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11 Oct 2003

Today's destination probably doesn't appear on any of the tourist guides to Western Australia, except perhaps as a roadside rest on the way to someplace else (like New Norcia or someplace like that). But it was another one of those really special days on this walkabout of mine.

We went to Bindoon today to visit Julanka, "the place of the trees," 5 acres of land which belong to friends of Peggy's. We had brought along a "chook" (chicken) to share for lunch.

I had been to Bindoon a few weeks back, when we went to the monastery at New Norcia with Monty and Carolynn. On our way home, we stopped at a cafe in Bindoon for coffee and scones. But now we were spending the day there.

The original idea had been to bring the dogs with us. Chippa and Khasi (Ann & Julie's dog) are best friends and it would be fun for the three of them to romp together. But Ann called in the morning to say Julie had killed a snake that morning. Summer is rapidly approaching and the snakes will be starting to come out. As this area has some of the most poisonous snakes in the world, the thought of sending the dogs romping through the bush was not a good one, so Chippa and Keno stayed home.

Khasi was so funny when we arrived. She immediately hopped in the car and was very disappointed to find only 2-legged creatures in it. After we had settled ourselves on the porch, overlooking the kangaroo paw plants and the bush beyond them, Khasi went back out to the car, and circled it several times, seeming certain that if she just looked in the right spot, Chippa would surely be there. Eventually, she joined us on the porch and with a heavy sigh settled herself into her chair. No playmates today.

We were offered a tour of the place and readily accepted. The tour was amazing. I mentioned once before that springtime in this part of Australia is really incredible. We have seen fields carpeted in purple or yellow or blue or a combination. It's enough to make you gasp. But what is even more amazing is that if you stop the car and get out in the woods, you realize that the blaze of color is only half the story. As we walked through the bush we were surrounded by dozens of tiny orchids and other plants. The sort of thing you can't possibly see from the road, because they are too small and too close to the ground.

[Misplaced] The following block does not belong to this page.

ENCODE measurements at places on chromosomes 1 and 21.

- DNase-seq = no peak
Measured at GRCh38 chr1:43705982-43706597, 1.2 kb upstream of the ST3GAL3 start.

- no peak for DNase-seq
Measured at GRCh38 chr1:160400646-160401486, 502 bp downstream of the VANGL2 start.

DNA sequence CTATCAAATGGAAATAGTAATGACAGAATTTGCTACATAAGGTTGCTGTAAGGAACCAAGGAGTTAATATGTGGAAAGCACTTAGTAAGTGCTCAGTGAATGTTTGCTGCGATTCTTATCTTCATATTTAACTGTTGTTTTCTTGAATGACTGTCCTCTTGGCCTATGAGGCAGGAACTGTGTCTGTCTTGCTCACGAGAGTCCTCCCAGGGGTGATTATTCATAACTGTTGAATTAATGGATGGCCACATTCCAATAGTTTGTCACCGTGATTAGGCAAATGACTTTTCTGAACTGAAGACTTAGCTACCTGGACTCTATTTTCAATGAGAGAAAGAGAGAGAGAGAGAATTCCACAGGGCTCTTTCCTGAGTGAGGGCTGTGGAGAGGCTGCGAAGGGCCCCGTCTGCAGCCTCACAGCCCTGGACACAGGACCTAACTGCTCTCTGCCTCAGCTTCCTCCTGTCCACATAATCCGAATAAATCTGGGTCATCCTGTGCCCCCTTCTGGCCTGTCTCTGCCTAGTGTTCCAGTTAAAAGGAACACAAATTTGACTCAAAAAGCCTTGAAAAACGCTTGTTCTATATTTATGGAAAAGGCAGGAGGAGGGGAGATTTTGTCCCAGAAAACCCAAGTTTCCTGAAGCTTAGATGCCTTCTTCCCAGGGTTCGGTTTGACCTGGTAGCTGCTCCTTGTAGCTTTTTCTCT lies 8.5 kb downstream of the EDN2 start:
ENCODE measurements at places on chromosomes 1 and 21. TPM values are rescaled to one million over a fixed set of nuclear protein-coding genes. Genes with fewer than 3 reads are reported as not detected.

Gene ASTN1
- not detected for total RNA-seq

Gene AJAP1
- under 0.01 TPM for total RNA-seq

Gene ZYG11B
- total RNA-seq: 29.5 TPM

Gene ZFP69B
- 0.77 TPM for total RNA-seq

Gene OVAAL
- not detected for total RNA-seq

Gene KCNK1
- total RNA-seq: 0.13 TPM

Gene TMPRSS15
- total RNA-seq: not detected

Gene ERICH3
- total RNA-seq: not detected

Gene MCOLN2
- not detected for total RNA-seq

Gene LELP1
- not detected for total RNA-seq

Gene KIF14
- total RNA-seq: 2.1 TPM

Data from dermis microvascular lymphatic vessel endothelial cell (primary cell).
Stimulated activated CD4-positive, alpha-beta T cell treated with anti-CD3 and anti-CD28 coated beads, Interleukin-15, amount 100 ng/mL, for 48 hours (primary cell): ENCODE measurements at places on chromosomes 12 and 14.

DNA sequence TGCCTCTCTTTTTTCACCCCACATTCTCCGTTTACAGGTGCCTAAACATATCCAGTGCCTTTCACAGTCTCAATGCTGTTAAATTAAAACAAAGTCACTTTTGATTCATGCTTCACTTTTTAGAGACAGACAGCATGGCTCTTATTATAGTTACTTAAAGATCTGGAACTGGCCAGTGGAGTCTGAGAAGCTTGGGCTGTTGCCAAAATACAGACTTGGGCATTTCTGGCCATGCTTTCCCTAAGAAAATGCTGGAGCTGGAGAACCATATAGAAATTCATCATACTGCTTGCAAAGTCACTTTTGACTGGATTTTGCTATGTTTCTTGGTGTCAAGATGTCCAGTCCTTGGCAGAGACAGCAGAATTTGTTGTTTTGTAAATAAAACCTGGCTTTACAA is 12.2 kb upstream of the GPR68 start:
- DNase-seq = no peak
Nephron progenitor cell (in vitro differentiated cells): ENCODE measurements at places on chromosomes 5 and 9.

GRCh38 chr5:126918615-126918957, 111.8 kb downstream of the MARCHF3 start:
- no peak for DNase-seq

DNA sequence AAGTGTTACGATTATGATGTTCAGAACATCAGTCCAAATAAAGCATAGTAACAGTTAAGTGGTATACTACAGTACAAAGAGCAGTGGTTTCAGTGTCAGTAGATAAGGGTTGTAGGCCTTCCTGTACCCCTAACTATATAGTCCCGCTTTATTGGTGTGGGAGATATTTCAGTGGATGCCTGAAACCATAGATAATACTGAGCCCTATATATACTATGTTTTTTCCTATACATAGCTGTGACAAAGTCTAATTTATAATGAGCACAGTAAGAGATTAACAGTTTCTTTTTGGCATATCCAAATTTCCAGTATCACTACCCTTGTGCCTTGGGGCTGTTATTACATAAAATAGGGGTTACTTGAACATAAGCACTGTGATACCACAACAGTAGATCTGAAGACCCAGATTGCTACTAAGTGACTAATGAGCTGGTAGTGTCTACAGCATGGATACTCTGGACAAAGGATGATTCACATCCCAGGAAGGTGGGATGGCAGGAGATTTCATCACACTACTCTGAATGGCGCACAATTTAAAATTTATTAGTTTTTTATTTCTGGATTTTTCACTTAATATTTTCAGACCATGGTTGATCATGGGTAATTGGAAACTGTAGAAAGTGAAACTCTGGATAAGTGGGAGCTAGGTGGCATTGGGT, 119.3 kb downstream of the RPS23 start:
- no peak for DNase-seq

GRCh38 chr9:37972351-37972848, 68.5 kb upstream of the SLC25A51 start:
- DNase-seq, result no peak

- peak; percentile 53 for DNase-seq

Julie knew the names of each plant, showed me how you could identify an orchid so incredibly small you can barely see it, and where special plants were located. Peggy got out her close up lens and got several "photos of the day."

While we were walking, Khasi was racing around the bush and under a "black boy" (or "grass tree") she unearthed a bob-tail lizard and had a wonderful time barking at it.

On the way back to the house, we passed a field of electric blue flowers. I did take a photo, but it doesn't nearly do it justice.

We had a lovely lunch--the chook we'd brought, with fresh-from-the-bakery bread, a huge salad and drinks.

When we'd finished, Julie brought out a "chocolate slice" which Ann had made for dessert. We were told this was only the second time in 8 years that she had made this, so I felt honored indeed.

The afternoon was spent discussing cameras and comparing digital photos, and looking at the photos of the renovations that had been done on the house. The time passed quickly and too soon it was time to leave.

On our trip back, we took a scenic route through beautiful countryside (again...does the beautiful countryside ever end in this country?). Julie had given us very explicit hand-written verbal directions and a very clear map with the route traced in irridescent pen on it. How we ended up taking a wrong turn halfway to the Great Northern Highway is beyond us, but we found ourselves heading back to Bindoon and after 20 km had to turn around and retrace our steps. But then...would it be one of "our" trips if we hadn't gotten lost?

It's hard to imagine that in just a short time all this lush green, flower-covered land will be dry and brown and there will be a shortage of water. I am so lucky to have come at this time of year.

We were home in time for tea, but neither of us was hungry, so after giving dog soup to the dogs, we retired to our computers to check over our photos for the day. As usual, Peggy had the best shots. I'm getting used to that (but don't tell her I admitted it, OK?)

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